By Marie Durling, Health Policy Officer, World Vision Geneva
Even the best-built chair will be useless if one leg is missing. In the same way, even though we have made significant progress to reduce child mortality globally, there is still a huge imbalance remaining with millions of the world’s most vulnerable children still dying needlessly each year, because of unequal access to quality healthcare, nutritious food, clean water and sanitation.
The Broken chair, located at Place des Nations, was originally built as a symbol for opposition to land mines and cluster bombs. With time, the chair has come to be known as an important landmark representing the United Nations in Geneva, often portrayed by tourists in their holiday photos.
On 4th September, at the start of the Close the Gap mobilisation, World Vision Geneva made the Broken Chair a symbol of the yet unfulfilled Millennium Development Goals on child and maternal health. The missing fourth leg being a symbol of the remaining Gap we need to close in order to reach these goals and the further steps world leaders need to take to ensure that no child dies from preventable causes.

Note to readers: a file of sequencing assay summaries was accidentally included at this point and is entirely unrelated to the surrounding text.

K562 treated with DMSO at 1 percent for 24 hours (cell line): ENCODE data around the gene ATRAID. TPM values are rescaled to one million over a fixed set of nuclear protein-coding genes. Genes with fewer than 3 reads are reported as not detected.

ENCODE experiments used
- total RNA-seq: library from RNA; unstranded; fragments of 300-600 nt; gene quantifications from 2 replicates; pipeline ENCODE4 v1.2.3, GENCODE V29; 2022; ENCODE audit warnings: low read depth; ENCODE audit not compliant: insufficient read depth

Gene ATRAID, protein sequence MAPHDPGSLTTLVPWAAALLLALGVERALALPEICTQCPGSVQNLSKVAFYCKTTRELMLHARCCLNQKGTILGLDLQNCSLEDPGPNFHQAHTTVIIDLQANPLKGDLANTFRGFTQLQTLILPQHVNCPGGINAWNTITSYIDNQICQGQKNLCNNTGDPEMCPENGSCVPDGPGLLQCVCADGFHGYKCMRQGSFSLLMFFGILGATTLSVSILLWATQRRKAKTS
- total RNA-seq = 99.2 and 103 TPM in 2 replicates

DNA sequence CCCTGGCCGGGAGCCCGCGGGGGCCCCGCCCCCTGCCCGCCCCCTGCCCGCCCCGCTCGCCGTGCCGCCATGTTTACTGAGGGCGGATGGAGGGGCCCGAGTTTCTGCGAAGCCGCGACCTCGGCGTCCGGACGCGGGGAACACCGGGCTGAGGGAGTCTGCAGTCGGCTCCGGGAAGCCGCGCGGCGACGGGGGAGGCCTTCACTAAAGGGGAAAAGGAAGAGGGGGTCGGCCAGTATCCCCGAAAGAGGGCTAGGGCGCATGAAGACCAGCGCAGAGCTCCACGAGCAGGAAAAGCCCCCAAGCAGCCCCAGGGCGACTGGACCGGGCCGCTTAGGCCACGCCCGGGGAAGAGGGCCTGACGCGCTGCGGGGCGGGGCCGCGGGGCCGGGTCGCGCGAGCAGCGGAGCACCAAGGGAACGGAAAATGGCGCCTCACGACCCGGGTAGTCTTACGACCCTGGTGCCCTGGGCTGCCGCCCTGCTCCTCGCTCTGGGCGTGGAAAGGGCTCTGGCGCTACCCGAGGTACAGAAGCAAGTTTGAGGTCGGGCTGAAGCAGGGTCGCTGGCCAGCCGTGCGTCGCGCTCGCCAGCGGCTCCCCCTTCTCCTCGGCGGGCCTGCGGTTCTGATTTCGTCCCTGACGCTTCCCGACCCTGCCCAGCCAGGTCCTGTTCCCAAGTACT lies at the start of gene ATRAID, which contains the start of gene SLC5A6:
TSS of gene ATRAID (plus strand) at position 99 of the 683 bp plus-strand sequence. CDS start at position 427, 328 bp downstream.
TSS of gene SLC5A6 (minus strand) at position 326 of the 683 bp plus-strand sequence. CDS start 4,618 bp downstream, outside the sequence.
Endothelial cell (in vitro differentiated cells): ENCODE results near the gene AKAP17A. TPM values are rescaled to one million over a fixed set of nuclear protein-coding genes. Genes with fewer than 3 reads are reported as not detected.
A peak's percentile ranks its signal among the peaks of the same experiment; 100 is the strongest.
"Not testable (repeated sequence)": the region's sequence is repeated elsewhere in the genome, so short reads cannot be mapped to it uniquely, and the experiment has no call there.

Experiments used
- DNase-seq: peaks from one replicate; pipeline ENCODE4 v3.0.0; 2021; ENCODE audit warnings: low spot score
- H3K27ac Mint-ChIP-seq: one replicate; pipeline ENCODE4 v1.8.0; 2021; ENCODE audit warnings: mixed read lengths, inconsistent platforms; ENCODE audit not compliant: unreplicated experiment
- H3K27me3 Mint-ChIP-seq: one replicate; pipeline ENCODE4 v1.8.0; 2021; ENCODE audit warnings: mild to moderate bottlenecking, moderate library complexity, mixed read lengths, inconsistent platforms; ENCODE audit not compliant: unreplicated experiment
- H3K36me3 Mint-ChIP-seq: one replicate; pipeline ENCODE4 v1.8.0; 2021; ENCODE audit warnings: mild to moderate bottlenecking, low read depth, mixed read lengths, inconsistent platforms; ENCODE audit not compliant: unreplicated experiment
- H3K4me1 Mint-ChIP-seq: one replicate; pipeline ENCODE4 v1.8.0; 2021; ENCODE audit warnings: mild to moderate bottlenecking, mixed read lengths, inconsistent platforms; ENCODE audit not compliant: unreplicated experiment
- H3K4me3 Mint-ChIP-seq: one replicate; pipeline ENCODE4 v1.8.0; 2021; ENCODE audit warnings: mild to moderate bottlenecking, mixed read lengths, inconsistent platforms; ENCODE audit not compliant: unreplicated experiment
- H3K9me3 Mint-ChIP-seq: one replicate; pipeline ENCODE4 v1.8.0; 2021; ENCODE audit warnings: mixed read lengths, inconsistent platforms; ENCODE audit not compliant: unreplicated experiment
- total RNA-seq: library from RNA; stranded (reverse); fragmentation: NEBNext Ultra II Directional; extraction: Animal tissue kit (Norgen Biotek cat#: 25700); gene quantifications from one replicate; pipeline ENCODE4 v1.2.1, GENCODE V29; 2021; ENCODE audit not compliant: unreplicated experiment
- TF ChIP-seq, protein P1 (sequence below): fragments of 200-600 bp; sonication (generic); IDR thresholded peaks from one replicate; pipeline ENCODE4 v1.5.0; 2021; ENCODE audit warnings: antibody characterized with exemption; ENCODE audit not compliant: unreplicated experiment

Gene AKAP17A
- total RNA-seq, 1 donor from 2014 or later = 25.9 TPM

As part of the global “Close the Gap” mobilisation, local street dancers were invited to join forces with World Vision staff by the Broken Chain to urge decision makers to keep their promises on MDGs 4 and 5 and to take urgent action to reduce global health inequity between and within countries.
Many people stopped by and had their picture taken demonstrating how they would close the gap by reaching out to the missing fourth leg of the chair, the street dancers showed that the gap can be closed in a number of creative ways – and that there are many avenues for raising your voice (or body) against global inequality and injustice.